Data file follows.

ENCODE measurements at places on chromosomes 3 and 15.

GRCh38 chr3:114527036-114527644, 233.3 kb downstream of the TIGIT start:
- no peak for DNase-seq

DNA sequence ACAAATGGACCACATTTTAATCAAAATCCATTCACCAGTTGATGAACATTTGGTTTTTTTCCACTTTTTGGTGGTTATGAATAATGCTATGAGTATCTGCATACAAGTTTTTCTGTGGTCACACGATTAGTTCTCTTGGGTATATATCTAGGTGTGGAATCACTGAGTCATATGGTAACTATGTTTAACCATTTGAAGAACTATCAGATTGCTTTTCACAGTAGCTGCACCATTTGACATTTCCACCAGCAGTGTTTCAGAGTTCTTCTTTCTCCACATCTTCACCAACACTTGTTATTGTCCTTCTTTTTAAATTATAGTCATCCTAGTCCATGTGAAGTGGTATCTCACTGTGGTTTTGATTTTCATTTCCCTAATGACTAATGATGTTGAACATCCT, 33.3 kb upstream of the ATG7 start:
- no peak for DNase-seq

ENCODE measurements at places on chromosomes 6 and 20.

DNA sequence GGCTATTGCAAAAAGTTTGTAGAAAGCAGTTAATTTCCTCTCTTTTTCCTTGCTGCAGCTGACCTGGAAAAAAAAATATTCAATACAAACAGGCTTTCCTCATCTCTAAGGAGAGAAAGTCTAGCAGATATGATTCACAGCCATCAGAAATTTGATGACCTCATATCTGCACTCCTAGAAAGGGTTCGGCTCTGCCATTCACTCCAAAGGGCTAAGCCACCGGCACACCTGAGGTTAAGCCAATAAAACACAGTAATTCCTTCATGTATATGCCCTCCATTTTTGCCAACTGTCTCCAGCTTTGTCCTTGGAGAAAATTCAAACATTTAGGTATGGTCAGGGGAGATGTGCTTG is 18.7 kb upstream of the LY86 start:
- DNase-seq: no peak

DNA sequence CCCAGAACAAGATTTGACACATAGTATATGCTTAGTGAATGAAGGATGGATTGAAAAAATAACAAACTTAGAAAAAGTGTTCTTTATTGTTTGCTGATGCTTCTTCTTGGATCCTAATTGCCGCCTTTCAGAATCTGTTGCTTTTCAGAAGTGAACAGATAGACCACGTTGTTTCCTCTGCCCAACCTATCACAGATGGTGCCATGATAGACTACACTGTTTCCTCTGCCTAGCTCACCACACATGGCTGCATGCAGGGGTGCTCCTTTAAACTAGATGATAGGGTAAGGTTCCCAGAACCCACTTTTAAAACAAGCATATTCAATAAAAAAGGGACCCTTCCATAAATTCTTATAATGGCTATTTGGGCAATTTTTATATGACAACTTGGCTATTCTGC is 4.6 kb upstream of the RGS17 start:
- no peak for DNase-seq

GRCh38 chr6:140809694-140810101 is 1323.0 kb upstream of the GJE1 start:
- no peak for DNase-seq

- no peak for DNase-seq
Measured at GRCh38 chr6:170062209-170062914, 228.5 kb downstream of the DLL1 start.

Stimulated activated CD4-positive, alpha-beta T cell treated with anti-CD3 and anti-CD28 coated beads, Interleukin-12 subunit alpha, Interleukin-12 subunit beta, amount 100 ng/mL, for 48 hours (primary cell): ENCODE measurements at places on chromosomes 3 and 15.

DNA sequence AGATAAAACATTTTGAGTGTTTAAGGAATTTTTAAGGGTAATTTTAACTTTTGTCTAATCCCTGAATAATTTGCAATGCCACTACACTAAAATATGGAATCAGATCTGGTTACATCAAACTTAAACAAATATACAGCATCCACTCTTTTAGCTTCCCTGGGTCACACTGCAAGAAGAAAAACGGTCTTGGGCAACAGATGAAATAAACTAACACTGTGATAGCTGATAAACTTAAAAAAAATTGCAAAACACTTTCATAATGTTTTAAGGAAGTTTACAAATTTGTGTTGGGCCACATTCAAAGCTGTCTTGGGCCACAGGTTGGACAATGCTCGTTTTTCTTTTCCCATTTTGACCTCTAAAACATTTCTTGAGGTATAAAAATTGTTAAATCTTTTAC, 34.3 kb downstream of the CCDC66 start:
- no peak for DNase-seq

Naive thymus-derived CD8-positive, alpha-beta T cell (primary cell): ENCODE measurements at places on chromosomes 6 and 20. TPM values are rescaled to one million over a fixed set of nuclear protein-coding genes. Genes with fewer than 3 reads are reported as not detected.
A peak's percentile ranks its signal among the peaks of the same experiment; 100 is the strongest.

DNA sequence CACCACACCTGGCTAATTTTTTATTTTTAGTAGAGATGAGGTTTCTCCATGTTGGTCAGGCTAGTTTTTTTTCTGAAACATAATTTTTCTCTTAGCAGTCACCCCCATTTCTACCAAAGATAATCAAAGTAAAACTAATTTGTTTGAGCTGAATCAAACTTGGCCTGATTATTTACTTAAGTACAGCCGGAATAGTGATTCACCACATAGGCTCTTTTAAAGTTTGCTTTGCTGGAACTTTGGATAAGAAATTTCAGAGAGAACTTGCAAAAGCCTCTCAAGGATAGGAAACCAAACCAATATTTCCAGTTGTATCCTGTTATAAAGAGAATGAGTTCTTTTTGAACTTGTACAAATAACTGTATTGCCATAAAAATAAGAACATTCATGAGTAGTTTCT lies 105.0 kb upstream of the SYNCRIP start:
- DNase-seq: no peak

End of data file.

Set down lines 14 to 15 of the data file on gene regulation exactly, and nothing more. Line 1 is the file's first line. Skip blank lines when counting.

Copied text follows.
Measured at GRCh38 chr6:170062209-170062914, 228.5 kb downstream of the DLL1 start.

Stimulated activated CD4-positive, alpha-beta T cell treated with anti-CD3 and anti-CD28 coated beads, Interleukin-12 subunit alpha, Interleukin-12 subunit beta, amount 100 ng/mL, for 48 hours (primary cell): ENCODE measurements at places on chromosomes 3 and 15.